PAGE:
Thursday, October 13, 2005
conducts interviews for clerk
The Holly Springs Board of Aldermen and Mayor Andre DeBerry began this week to interview prospects for the position of city clerk. The position has been vacant three months since the retirement of city clerk Sandra Young.
DeBerry said 30 applications were received for the position, which is now by appointment with Young the last clerk to run for and be elected to the position.
He said eight of the applicants will be selected to interview with aldermen.
Aldermen could vote on an applicant for the clerk position at the October 18 board meeting, DeBerry said.
Aldermen and the mayor discussed pay rates, job duties and a system to be used for recommendation of raises for city employees following a request by alderman Tim Liddy, who said the matter should be laid down in the next few months.
DeBerry said the salary ranges for positions and criteria for performance should be taken up as separate issues.
Alderman Russell Johnson seemed to ask for objective criteria for measuring employees performance to avoid favoritism - what he termed the human being - in giving raises or promotions.
We are trying to take out the human part, DeBerry said. A department head comes to me and asks for a three or four percent increase and he then makes a case for (salary) adjustment for a person. Thats human.
He said there will continue to be participation by department heads in the decisions on raises and a check-off list to make the process more objective could be implemented.
The information would be given to the board to help in decision making and in justifying raises, he said.
Johnson provided an example of a private business that offers a bonus to an individual based on sales performance and the method used to increase teachers pay.
DeBerry said teachers salaries are based on the level of certification, among other factors.
Yes, said Johnson, adding that he does not think a policemans starting salary should pay the same as an entry level street department employee.
DeBerry said entry level salaries should be addressed first because entry level puts a natural cap on salaries.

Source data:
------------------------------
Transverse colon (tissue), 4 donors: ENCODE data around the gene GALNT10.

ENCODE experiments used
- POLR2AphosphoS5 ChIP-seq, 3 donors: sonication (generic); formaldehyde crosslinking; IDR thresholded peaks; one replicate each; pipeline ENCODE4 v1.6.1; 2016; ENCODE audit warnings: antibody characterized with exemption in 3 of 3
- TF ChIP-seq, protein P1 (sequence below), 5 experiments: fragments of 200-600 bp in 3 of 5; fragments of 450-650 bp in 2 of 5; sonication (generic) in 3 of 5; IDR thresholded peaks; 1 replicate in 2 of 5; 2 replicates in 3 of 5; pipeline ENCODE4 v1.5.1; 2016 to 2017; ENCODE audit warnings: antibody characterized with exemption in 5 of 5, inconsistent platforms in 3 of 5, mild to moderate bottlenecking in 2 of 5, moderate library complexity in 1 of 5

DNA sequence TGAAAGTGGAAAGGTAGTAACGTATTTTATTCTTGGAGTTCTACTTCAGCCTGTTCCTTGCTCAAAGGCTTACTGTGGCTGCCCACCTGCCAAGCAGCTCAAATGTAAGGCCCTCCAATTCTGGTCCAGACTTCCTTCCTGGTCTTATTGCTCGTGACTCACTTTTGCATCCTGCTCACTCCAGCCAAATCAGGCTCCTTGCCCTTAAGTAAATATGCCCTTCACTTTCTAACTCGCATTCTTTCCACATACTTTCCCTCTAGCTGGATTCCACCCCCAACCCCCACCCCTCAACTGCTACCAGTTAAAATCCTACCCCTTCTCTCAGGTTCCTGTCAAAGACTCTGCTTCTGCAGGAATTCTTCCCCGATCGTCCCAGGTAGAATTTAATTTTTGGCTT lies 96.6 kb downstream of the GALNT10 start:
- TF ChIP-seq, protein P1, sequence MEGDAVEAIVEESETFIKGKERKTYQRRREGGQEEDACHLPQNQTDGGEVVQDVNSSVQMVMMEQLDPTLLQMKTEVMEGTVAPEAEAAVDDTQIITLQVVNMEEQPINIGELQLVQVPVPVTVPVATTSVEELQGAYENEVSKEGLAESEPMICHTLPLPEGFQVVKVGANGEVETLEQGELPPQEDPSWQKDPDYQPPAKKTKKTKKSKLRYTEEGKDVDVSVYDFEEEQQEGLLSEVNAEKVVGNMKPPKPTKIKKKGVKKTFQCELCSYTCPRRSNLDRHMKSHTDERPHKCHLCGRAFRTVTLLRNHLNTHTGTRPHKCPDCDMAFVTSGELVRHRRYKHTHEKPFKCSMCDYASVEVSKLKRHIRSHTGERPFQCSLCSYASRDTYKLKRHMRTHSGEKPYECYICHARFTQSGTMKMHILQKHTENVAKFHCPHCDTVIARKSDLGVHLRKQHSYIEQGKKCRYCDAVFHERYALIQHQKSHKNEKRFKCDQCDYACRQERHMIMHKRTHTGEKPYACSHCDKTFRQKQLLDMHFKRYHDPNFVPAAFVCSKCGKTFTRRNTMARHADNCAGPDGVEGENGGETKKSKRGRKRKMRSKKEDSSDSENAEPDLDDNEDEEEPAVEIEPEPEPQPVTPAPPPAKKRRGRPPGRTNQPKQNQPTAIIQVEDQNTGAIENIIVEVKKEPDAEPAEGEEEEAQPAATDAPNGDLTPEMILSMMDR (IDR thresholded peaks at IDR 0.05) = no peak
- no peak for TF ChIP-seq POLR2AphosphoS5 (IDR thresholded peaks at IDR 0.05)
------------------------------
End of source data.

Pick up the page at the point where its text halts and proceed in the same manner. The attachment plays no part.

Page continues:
Merit raises are based on recommendations from department heads, he said.
If a department head makes a recommendation it is merit pay, said Johnson. He voiced opposition to merit pay saying measurable factors such as attendance and being on time to work should be considered.
Liddy argued that one persons opinion, such as a department heads recommendation, should not be the sole basis for giving a raise.
That way the buddy system might not come into play, he said.
The whole purpose behind my request is I dont think it fair for an employee who plays by the rules to get the same raise as one who does not, DeBerry said. I think all of us are human and we make human mistakes and judgements.
(Thats) merit pay, Johnson insisted.
At least it gives us a starting point, DeBerry said.
We need to look at our salary schedule and performance-based criteria, Johnson said.
Liddy said it will take months to sort out a salary schedule and system for giving raises.
Thats why I brought it up now, he said.
Following that discussion Johnson complained of being blind sided by the mayor.
He alleged that some aldermen know things before board meetings that he is not told.
Im very serious about these department people, he continued. If they come to one of us, they should come to all of us. Im getting tired of being blind sided. I dont appreciate it.
In other business, the board heard department reports:
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